The National Rifle Association, and its lawyers, draw a line straight from the founding fathers to the modern “good guy with a gun.” In their framing, people who arm themselves with lethal weapons to defend themselves, their families, and their communities do so with the blessing of the Constitution, as evidenced by the meaning of the Second Amendment.
But that understanding of the Second Amendment was enshrined by the courts only recently.
Ten years ago, on June 26, 2008, the late Supreme Court Justice Antonin Scalia delivered his landmark opinion in District of Columbia v. Heller, the case that established a constitutional right to own a gun for self-defense.
The 2008 Heller decision left lots of room for gun regulation. For its namesake, that meant the war had just begun.
The decision struck down a Washington, D.C., law that banned handgun ownership within the district and required rifles and shotguns be stored disassembled and unloaded, effectively rendering them useless for home defense. In his majority opinion, Scalia held that self-defense was at the core of the Second Amendment, not the right of the people to form well-regulated militias, as courts had previously maintained. Scalia’s pro-gun jurisprudence was amplified when the court threw out a similar handgun ban in the 2010 case McDonald v. City of Chicago.
Yet Scalia’s opinion in Heller did not gut other gun laws. In fact, his decision has been cited by appeals court judges upholding assault weapon bans and local limitations on gun dealers. Except for the nearly identical McDonald case, the Supreme Court has not heard any other challenges to local gun laws in the intervening decade, declining to further expand gun rights.
Eric Segall, a law professor at Georgia State University who has written about guns and the Constitution, spoke with The Trace about the decision’s mixed legacy on its tenth anniversary.
Why hasn’t the Heller decision resulted in the overturning of most of the nation’s gun laws?
D.C. and Chicago had some important laws overturned, but overall the impact has been smaller than expected.
The answer is mostly because we have to go back to the first principles of constitutional law. It’s about balancing. The government limits a liberty in the name of public safety. A person says they want that liberty. A judge has to say which is more important. Most judges do not want to be responsible for second-guessing gun policy made by legislators that could lead to deaths.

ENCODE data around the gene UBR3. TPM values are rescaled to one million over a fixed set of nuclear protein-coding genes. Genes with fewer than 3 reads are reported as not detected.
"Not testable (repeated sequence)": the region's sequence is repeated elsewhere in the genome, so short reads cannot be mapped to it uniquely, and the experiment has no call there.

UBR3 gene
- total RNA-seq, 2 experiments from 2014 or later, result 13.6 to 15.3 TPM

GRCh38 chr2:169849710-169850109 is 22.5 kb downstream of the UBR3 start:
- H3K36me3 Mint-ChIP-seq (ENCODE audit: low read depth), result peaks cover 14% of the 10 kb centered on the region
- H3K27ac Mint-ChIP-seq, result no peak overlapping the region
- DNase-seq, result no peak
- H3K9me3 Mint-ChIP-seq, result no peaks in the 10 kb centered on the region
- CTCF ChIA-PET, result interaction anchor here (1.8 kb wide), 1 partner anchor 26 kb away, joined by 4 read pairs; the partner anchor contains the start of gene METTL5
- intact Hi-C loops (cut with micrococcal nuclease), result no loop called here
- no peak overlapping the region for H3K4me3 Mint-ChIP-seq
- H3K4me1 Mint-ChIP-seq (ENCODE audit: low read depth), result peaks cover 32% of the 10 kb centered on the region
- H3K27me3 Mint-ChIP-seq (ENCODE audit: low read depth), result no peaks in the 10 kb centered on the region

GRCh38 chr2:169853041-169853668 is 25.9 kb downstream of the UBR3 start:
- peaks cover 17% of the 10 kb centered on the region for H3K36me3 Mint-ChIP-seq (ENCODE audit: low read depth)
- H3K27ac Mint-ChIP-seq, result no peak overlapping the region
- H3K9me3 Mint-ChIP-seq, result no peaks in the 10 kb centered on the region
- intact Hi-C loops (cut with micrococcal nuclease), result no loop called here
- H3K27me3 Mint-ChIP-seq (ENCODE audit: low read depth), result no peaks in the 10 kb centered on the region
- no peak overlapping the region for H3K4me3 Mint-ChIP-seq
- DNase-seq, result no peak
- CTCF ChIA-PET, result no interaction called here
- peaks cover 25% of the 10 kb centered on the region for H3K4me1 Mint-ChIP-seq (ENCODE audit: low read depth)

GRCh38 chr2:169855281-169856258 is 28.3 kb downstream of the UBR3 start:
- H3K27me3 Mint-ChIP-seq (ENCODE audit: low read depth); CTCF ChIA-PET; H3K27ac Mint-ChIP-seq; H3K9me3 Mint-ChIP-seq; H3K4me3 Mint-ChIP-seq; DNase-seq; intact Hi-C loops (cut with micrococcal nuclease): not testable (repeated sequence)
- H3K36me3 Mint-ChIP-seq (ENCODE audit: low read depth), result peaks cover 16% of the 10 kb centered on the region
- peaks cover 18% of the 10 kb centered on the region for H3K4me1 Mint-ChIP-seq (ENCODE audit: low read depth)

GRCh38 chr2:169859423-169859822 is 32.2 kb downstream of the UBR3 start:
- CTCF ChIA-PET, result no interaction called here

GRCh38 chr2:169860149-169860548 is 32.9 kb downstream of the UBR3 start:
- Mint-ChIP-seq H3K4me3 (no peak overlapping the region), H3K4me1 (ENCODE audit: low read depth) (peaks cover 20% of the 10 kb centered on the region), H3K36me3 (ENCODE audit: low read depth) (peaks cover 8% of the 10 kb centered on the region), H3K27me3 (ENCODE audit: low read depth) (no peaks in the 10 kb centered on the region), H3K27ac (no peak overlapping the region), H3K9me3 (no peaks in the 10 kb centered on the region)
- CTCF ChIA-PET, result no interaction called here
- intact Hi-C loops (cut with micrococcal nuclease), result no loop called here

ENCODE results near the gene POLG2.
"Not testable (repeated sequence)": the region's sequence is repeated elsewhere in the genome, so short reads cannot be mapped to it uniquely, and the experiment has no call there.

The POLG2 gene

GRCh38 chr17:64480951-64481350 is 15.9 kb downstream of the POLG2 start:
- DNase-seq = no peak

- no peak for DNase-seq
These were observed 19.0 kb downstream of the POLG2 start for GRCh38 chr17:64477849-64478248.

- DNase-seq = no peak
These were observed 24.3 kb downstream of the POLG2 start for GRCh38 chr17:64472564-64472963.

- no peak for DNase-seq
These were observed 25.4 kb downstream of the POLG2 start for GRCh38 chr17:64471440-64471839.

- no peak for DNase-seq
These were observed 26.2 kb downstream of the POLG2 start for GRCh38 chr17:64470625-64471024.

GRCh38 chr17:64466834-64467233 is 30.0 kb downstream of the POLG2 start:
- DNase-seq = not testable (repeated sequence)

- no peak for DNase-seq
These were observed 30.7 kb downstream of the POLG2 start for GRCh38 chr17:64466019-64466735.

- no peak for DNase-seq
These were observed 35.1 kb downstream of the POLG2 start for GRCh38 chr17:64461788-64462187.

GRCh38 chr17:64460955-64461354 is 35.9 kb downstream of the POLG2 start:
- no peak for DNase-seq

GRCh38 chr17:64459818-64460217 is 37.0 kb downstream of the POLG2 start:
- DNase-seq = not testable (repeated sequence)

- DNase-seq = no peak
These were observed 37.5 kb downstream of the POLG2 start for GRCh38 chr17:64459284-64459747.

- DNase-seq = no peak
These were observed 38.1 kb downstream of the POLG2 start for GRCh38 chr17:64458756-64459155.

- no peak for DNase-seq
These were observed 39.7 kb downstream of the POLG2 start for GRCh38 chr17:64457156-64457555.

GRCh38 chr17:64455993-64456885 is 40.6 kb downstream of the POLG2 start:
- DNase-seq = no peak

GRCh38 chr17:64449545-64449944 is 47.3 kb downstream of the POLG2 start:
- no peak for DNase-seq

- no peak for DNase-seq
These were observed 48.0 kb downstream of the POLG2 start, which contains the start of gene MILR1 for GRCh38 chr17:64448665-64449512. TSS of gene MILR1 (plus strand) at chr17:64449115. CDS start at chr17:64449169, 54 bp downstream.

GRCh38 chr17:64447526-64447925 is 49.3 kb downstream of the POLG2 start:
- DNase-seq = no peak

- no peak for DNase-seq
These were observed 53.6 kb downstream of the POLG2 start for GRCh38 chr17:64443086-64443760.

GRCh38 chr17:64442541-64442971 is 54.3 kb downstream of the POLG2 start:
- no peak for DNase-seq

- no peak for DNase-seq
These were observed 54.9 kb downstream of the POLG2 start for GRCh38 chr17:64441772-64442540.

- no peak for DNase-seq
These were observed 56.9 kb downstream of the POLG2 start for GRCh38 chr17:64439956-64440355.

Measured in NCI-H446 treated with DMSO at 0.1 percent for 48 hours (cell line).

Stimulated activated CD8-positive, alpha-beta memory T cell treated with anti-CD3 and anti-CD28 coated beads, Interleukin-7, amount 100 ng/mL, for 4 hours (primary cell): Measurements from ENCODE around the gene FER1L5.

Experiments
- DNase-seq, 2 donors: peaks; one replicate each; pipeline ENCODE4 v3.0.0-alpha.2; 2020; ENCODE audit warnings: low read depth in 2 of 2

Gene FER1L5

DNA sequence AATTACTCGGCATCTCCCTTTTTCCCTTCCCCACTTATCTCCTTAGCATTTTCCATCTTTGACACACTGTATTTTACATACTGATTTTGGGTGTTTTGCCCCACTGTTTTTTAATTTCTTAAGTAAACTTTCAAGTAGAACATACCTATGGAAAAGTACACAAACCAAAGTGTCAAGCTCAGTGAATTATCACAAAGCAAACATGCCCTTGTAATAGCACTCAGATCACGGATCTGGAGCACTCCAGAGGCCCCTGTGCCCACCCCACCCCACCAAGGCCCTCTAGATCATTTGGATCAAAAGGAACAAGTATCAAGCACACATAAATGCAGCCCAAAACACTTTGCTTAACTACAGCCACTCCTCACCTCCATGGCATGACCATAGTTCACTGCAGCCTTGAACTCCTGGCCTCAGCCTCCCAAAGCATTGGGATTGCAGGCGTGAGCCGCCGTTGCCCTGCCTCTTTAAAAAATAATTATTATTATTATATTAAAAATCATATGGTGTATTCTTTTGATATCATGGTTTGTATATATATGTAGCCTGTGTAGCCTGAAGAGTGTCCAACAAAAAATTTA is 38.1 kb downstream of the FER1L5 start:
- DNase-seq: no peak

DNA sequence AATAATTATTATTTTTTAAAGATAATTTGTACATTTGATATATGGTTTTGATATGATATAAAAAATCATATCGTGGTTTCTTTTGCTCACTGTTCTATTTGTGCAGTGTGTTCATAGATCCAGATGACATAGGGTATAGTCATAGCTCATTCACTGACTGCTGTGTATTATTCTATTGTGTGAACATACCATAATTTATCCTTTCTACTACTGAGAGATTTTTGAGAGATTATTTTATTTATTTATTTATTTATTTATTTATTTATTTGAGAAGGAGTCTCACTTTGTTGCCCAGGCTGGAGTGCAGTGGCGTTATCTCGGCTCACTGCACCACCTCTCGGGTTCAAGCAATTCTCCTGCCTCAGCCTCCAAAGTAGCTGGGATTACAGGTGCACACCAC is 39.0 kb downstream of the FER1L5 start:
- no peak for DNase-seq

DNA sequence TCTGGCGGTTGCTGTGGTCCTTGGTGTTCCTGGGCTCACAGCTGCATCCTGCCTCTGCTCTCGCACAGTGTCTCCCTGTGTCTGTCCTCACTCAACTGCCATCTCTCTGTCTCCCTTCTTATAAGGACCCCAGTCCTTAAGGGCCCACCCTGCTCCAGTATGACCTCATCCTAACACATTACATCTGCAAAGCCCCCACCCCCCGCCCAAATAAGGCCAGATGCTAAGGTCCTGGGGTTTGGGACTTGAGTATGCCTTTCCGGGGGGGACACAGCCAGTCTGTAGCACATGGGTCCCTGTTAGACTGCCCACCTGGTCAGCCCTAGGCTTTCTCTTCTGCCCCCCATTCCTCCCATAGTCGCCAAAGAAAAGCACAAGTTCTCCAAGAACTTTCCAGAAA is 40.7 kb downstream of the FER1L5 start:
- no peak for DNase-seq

Absent dramatic proof that those gun laws won’t do their jobs, judges want to stay out of this. Outside criminal cases, judges are rarely faced with life or death issues. These are life and death cases.
Was the NRA right to celebrate Heller as a legal triumph? Were prevention groups and Democrats right to fret over the opinion?
Heller was certainly a triumph for the NRA, and a hit to Democrats, even if it hasn’t been used to overturn many laws.
I don’t think anyone has done better than Judge J. Harvie Wilkinson III of the 4th Circuit, who wrote a law review article after Heller was decided that said it was a terrible decision. He wrote that it was going to unleash thousands of cases in the lower courts about who can own guns, where they can own guns, etc. Judges will have to make policy decisions, even though the political process is working.
Decisions like this lead to judicial interference in democracy. So much money is spent every time the NRA challenges a state or local gun law. Governments have to defend the laws they pass.
Judges have no more expertise than I do in gun rights and public safety. Absent the most flagrant, irrational laws, judges should stay out of it. And we don’t need the Second Amendment for that. Irrational laws could be struck down under normal constitutional principles.
The fallout in terms of laws struck down has been limited, but there has been substantial, expensive litigation. And no one knows how much Heller has deterred legislators from passing laws.
Further, when Chicago and D.C. imposed their bans, they studied the matter for years before they decided they were better off without handguns. Striking down those laws is serious stuff.
But it could have been worse. It will be worse if Justice Anthony Kennedy retires.
Could the right enshrined by Heller grow as more Trump-appointed judges apply the law?
In the lower courts, there’s no question that President Donald Trump has appointed judges much more sympathetic to the Second Amendment. That’s a huge deal.
As far as the Supreme Court is concerned, I think the reason the court hasn’t taken another gun case since McDonald is they don’t know what Justice Kennedy is going to do. I don’t think Kennedy knows what Kennedy is going to do.
As soon as Justice Kennedy retires and Trump appoints a replacement, the assumption is that the court will be much more hospitable to challenges to gun laws under Heller.
Have courts found that Heller protects anything beyond the right for non-prohibited persons to own guns in the home for self-defense? The right to carry outside the home?
D.C. had a law limiting how many guns you can buy, which an appeals court struck down. That’s pure insanity, the idea that you have a constitutional right to unlimited guns.
But the vast majority of lower courts have upheld gun laws. As a matter of constitutional law, thank goodness. They should leave this issue with voters. I feel the same way about abortion, even though I’m very pro-choice.